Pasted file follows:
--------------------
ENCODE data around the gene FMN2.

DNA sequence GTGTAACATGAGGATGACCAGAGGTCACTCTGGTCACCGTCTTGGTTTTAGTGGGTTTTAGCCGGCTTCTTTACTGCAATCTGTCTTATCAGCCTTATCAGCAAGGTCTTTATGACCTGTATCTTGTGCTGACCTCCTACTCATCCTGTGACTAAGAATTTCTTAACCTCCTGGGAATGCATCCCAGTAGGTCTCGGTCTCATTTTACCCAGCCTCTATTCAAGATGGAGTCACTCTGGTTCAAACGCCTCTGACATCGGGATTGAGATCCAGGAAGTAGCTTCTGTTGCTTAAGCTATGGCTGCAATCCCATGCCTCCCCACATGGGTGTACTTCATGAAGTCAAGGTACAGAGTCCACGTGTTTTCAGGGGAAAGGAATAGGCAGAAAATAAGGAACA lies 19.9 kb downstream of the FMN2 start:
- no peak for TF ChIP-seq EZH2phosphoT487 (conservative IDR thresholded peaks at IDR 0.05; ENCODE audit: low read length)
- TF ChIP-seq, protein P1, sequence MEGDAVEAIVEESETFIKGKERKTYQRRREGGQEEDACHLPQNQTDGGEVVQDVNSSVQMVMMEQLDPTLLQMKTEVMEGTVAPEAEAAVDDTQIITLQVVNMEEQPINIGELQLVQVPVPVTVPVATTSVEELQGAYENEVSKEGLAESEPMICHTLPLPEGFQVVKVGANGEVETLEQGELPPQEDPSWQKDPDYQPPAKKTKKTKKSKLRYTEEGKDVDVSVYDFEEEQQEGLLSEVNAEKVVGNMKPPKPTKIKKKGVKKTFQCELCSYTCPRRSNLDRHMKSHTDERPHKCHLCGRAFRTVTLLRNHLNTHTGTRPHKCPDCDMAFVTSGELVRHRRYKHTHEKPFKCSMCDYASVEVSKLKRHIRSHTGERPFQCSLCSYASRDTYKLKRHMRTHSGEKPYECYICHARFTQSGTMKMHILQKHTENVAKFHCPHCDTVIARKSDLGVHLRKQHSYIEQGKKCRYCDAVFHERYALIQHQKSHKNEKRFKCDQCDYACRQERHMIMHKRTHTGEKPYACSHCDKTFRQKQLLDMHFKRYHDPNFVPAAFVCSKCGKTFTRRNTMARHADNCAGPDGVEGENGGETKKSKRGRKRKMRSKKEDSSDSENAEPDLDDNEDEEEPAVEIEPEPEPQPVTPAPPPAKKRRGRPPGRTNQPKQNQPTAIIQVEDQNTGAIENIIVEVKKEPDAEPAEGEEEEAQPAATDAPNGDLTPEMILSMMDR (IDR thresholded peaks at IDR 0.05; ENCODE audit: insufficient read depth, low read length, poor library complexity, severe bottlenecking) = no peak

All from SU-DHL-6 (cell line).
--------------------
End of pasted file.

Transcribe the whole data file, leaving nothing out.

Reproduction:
ENCODE data around the gene FMN2.

DNA sequence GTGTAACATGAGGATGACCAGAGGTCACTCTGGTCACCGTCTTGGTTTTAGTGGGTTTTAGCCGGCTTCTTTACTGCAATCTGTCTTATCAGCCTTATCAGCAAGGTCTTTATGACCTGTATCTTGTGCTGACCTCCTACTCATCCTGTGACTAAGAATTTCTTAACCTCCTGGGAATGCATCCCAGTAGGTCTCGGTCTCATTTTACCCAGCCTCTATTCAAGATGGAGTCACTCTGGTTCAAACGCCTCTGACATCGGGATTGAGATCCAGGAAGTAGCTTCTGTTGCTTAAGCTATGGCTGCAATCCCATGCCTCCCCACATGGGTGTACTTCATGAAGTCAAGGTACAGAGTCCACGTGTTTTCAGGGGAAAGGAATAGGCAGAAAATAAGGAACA lies 19.9 kb downstream of the FMN2 start:
- no peak for TF ChIP-seq EZH2phosphoT487 (conservative IDR thresholded peaks at IDR 0.05; ENCODE audit: low read length)
- TF ChIP-seq, protein P1, sequence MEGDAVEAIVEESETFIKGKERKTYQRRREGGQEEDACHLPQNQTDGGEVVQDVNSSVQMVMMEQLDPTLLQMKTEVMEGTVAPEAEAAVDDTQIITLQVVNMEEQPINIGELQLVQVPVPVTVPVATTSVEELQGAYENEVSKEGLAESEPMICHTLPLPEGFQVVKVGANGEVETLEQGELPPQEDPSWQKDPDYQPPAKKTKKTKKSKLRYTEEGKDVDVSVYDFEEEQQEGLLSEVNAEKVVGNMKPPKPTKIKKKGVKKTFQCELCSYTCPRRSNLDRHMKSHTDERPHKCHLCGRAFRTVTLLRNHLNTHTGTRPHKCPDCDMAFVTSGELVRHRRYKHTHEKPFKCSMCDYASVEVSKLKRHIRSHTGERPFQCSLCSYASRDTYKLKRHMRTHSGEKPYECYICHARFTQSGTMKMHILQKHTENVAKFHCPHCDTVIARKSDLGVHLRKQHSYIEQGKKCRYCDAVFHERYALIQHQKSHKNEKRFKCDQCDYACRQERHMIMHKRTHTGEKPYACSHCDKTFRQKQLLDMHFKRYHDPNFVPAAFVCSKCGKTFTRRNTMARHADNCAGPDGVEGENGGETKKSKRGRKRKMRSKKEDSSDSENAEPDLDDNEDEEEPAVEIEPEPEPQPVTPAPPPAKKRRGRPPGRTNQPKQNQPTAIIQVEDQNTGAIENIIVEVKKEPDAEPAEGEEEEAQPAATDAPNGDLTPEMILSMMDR (IDR thresholded peaks at IDR 0.05; ENCODE audit: insufficient read depth, low read length, poor library complexity, severe bottlenecking) = no peak

All from SU-DHL-6 (cell line).